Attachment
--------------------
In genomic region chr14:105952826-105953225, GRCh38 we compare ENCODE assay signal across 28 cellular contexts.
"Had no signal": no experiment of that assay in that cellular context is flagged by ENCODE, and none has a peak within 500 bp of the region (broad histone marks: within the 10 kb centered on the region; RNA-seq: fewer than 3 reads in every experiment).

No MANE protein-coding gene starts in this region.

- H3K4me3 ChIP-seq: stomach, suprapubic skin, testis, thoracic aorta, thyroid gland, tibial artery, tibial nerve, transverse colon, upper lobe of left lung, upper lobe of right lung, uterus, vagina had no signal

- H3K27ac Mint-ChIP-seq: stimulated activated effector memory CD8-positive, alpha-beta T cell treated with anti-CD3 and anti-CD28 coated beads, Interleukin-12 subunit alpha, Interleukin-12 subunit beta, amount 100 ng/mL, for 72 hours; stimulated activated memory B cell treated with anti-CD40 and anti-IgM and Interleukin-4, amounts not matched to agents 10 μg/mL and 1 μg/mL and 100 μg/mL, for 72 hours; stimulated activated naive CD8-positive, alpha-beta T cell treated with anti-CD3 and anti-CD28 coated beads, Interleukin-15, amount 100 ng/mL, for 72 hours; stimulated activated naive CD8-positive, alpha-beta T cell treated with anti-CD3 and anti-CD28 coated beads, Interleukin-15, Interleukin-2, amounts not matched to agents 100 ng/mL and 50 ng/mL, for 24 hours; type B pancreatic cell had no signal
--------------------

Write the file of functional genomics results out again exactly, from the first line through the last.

In genomic region chr14:105952826-105953225, GRCh38 we compare ENCODE assay signal across 28 cellular contexts.
"Had no signal": no experiment of that assay in that cellular context is flagged by ENCODE, and none has a peak within 500 bp of the region (broad histone marks: within the 10 kb centered on the region; RNA-seq: fewer than 3 reads in every experiment).

No MANE protein-coding gene starts in this region.

- H3K4me3 ChIP-seq: stomach, suprapubic skin, testis, thoracic aorta, thyroid gland, tibial artery, tibial nerve, transverse colon, upper lobe of left lung, upper lobe of right lung, uterus, vagina had no signal

- H3K27ac Mint-ChIP-seq: stimulated activated effector memory CD8-positive, alpha-beta T cell treated with anti-CD3 and anti-CD28 coated beads, Interleukin-12 subunit alpha, Interleukin-12 subunit beta, amount 100 ng/mL, for 72 hours; stimulated activated memory B cell treated with anti-CD40 and anti-IgM and Interleukin-4, amounts not matched to agents 10 μg/mL and 1 μg/mL and 100 μg/mL, for 72 hours; stimulated activated naive CD8-positive, alpha-beta T cell treated with anti-CD3 and anti-CD28 coated beads, Interleukin-15, amount 100 ng/mL, for 72 hours; stimulated activated naive CD8-positive, alpha-beta T cell treated with anti-CD3 and anti-CD28 coated beads, Interleukin-15, Interleukin-2, amounts not matched to agents 100 ng/mL and 50 ng/mL, for 24 hours; type B pancreatic cell had no signal